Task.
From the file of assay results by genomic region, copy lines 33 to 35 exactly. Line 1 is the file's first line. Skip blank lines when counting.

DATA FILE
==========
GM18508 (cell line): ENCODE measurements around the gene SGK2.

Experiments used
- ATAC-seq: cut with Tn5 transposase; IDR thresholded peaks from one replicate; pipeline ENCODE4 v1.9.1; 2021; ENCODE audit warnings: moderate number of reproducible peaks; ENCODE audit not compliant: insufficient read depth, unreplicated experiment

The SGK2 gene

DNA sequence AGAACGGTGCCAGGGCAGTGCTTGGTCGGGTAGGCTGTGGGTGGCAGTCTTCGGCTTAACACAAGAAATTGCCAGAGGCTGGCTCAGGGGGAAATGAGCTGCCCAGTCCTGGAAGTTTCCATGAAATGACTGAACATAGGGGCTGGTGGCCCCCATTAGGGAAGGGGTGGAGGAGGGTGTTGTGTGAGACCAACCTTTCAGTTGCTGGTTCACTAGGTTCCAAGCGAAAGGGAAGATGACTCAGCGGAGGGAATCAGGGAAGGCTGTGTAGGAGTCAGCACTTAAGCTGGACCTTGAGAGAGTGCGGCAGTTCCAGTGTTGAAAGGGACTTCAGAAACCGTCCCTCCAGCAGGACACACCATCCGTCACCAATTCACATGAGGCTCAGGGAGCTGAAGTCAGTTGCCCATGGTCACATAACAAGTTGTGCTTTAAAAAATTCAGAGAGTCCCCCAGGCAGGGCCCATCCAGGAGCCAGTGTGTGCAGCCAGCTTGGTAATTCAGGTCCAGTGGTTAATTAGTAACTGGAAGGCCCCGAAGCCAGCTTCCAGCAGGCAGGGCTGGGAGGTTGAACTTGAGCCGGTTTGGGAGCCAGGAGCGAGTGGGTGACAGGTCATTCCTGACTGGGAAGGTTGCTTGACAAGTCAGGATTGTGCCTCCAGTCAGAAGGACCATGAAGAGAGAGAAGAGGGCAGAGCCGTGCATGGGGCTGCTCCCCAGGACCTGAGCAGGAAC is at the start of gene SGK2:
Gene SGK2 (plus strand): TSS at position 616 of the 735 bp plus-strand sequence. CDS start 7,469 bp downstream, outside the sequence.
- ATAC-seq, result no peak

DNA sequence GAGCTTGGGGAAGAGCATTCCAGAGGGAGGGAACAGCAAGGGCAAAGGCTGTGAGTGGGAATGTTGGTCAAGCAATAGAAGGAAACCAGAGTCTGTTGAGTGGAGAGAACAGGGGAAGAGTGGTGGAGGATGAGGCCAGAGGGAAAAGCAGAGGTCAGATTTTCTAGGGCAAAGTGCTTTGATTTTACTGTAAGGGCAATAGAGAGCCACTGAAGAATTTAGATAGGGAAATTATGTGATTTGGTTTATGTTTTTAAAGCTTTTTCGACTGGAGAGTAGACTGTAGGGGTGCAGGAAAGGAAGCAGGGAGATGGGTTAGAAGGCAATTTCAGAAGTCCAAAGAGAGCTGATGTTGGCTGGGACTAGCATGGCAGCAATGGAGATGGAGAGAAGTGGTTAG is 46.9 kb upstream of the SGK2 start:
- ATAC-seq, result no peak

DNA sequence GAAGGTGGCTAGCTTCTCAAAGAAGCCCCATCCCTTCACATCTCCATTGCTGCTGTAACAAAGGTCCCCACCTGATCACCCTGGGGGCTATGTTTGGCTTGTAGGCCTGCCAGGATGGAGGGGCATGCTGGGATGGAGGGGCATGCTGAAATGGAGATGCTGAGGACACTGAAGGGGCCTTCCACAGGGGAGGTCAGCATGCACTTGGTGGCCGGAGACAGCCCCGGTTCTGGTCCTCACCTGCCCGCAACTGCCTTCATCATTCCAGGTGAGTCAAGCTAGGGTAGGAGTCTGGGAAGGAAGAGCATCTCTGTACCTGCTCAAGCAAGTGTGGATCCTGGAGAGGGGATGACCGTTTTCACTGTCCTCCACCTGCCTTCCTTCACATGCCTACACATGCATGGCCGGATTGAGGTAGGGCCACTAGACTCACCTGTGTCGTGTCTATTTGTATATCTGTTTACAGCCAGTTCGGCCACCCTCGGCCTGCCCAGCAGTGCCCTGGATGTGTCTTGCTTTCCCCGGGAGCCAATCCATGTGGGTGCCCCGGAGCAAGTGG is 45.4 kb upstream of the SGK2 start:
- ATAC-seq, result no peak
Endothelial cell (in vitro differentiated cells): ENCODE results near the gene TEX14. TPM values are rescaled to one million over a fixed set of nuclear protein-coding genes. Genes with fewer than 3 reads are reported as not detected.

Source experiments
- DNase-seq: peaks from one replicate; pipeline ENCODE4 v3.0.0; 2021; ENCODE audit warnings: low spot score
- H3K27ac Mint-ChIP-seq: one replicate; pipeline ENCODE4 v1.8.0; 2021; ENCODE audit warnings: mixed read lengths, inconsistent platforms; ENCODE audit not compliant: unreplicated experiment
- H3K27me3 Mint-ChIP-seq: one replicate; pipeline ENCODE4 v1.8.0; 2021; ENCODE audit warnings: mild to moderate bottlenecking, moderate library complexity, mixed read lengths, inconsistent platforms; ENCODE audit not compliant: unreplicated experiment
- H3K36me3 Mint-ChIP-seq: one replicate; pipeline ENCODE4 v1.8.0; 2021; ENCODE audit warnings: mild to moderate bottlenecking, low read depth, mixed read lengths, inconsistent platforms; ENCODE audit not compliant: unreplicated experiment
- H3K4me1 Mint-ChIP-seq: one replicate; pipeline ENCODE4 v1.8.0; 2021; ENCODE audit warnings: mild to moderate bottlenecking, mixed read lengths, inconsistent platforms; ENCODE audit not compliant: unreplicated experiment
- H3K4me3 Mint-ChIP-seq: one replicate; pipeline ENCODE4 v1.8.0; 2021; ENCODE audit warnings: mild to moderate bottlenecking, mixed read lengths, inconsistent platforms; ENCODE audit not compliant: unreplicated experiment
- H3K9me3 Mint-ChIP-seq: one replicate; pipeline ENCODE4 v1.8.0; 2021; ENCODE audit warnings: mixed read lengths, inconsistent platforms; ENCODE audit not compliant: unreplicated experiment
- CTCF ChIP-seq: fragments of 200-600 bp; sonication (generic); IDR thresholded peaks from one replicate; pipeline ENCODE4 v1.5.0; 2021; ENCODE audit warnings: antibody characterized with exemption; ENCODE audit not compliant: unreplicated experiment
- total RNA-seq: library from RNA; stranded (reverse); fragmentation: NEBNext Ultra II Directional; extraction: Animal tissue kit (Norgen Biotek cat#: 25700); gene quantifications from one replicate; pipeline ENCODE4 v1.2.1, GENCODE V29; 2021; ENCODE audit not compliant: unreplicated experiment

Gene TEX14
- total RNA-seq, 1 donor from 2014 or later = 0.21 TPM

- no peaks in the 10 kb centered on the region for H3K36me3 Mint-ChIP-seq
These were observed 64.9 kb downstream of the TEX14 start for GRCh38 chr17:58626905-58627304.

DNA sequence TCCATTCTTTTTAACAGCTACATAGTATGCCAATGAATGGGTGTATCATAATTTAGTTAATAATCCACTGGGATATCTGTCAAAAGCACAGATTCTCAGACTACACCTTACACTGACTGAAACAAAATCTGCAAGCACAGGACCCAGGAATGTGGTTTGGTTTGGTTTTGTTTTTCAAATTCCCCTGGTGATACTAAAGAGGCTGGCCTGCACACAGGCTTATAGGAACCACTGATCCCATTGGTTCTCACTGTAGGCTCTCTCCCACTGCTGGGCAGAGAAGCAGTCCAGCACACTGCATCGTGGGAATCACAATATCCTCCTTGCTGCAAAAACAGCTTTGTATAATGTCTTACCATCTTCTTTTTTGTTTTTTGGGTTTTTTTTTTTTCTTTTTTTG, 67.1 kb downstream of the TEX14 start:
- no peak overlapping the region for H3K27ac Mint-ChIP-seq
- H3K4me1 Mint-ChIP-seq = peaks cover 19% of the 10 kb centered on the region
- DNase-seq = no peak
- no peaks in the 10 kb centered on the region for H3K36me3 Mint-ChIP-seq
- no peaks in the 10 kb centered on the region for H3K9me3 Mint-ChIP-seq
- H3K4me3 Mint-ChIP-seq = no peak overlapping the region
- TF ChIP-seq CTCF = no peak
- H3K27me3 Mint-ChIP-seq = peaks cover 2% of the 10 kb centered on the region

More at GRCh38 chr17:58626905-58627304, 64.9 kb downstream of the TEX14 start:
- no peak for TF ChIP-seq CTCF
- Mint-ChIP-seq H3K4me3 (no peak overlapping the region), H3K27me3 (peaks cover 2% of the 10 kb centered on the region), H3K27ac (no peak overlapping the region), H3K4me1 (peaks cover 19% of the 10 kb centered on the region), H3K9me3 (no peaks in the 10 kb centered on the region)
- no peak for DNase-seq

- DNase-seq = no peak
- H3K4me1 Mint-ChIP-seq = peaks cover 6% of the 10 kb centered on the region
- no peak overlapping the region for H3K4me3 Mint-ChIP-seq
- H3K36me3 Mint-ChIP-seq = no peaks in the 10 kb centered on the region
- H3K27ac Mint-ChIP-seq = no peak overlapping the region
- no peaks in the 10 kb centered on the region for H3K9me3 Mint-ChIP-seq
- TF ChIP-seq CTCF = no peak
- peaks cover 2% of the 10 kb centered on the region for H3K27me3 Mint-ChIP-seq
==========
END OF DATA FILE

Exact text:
- H3K4me3 Mint-ChIP-seq = no peak overlapping the region
- TF ChIP-seq CTCF = no peak
- H3K27me3 Mint-ChIP-seq = peaks cover 2% of the 10 kb centered on the region